Journal of Business Ethics 136 (4):743-757 (2016)

The current crisis has come at a cost not only for big business but also for business schools. Business schools have been deemed largely responsible for developing and teaching socially dysfunctional curricula that, if anything, has served to promote and accelerate the kind of ruthless behavior and lack of self-restraint and social irresponsibility among top executives that have been seen as causing the crisis. As a result, many calls have been made for business schools to accept their responsibilities as social institutions and to work toward becoming more socially embedded and better attuned to public interests. In this paper, however, we point to some of the barriers there may be in the way of business schools developing into responsible organizational citizens proper. We argue that there are lines of resistance against responsibilization operating at epistemological, institutional, and organization levels and that we need to take account of barriers on all these levels in order to properly capture the challenges that are involved in making the modern business school amenable to demands for more social responsibility. In terms of working toward overcoming such barriers, we discuss how business education can become more socially embedded via the inclusion of ethical reflection and critical thinking.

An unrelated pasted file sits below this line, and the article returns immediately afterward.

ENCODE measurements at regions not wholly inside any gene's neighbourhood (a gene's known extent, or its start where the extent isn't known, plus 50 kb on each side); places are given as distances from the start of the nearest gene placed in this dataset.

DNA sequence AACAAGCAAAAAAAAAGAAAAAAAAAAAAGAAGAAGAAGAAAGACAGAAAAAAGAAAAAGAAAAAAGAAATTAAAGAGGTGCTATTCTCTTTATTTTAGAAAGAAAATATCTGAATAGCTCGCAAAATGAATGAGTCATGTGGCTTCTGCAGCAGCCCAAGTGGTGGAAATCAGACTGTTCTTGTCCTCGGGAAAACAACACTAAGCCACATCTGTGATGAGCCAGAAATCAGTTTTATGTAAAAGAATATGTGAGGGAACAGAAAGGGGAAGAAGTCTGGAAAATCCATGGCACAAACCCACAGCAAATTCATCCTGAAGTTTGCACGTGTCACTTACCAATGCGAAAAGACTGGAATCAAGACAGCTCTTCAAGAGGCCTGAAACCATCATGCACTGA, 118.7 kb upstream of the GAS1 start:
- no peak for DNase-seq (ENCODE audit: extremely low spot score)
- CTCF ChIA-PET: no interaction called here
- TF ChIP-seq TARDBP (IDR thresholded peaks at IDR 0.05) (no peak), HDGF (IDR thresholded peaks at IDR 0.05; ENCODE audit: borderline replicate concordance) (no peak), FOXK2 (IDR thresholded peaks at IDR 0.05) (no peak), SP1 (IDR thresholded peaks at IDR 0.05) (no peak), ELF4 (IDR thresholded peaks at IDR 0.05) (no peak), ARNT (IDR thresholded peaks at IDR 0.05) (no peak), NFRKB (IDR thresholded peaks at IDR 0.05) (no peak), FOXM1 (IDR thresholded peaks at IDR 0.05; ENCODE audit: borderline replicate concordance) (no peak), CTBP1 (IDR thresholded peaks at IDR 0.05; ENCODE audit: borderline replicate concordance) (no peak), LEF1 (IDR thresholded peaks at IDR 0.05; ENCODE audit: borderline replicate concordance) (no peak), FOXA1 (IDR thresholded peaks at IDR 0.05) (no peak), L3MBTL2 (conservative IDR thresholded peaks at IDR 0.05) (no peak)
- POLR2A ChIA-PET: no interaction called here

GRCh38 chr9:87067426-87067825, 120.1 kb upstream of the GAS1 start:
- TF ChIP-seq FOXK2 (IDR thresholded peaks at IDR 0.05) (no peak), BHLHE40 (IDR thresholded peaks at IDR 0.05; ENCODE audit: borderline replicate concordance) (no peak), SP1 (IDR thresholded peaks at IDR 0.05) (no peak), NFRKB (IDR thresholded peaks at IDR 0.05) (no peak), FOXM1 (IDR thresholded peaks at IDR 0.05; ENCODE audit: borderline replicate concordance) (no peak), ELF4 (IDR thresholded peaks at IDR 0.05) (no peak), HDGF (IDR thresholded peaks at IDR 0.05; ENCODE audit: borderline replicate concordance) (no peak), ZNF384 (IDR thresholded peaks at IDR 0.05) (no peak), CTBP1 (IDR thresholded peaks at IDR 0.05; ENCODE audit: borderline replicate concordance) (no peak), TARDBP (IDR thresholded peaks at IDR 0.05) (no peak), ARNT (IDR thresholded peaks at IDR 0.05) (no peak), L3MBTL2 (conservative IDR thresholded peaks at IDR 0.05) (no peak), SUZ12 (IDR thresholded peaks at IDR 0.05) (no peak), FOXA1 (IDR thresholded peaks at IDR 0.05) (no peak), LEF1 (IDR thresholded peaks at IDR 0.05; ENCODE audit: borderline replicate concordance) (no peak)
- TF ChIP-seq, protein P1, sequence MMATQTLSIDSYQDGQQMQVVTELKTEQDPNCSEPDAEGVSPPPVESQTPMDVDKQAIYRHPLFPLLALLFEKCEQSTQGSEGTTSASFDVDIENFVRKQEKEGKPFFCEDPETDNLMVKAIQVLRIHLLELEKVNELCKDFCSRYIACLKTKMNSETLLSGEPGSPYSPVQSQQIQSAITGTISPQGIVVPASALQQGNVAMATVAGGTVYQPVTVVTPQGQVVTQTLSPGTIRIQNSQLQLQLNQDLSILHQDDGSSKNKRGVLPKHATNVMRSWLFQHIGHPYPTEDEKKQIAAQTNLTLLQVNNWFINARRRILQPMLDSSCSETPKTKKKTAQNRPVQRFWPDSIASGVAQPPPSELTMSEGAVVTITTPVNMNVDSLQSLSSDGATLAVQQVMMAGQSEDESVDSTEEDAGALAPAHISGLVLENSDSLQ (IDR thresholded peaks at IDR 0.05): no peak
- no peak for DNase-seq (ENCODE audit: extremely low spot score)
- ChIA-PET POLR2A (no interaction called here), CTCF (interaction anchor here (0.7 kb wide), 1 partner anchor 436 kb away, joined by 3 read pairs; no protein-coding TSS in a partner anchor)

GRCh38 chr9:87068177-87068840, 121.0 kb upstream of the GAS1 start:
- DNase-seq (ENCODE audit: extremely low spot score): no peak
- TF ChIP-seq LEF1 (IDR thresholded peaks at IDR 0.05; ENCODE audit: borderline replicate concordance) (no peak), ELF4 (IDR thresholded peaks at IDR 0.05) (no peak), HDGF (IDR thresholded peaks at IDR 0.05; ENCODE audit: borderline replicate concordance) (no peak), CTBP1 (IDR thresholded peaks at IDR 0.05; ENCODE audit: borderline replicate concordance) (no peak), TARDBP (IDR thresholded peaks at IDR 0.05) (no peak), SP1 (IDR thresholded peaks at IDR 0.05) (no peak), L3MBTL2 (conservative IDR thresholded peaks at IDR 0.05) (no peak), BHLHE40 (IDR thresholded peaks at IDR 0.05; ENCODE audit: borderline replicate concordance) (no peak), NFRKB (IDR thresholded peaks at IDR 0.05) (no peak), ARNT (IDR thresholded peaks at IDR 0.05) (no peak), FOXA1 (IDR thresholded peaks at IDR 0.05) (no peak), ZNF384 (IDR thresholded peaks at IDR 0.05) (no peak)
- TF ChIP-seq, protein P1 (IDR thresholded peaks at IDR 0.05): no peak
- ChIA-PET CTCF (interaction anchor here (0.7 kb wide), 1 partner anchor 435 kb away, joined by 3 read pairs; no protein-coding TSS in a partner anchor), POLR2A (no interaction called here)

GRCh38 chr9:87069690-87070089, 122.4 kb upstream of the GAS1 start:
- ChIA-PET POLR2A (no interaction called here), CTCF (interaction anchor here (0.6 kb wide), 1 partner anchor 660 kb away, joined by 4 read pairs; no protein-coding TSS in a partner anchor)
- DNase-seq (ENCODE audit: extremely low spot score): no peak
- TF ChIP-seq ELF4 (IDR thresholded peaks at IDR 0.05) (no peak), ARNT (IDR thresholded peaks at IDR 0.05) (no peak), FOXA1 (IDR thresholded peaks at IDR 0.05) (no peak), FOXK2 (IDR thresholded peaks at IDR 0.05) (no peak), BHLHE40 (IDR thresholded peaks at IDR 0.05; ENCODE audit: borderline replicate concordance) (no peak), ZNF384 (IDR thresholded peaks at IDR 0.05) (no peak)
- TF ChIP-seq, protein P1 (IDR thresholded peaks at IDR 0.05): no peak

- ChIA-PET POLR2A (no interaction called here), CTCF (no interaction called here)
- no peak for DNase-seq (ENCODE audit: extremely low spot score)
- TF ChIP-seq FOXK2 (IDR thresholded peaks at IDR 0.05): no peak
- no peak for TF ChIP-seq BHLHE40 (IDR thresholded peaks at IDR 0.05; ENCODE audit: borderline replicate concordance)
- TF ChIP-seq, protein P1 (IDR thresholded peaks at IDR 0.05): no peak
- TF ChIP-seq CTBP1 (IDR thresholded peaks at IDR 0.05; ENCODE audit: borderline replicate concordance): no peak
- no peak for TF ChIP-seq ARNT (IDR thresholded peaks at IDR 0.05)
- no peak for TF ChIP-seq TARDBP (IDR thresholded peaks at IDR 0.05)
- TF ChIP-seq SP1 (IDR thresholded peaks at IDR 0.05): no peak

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DOI 10.1007/s10551-015-2872-1
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References found in this work BETA

The Structure of Scientific Revolutions.Thomas S. Kuhn - 1962 - University of Chicago Press.
Knowledge and Human Interests.Jürgen Habermas - 1971 - Heinemann Educational.
Essays in Positive Economics.Milton Friedman - 1953 - University of Chicago Press.
Life and Death Decision Making.Baruch A. Brody - 1988 - Oxford University Press.

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Citations of this work BETA

The Social License to Operate.Geert Demuijnck & Björn Fasterling - 2016 - Journal of Business Ethics 136 (4):675-685.

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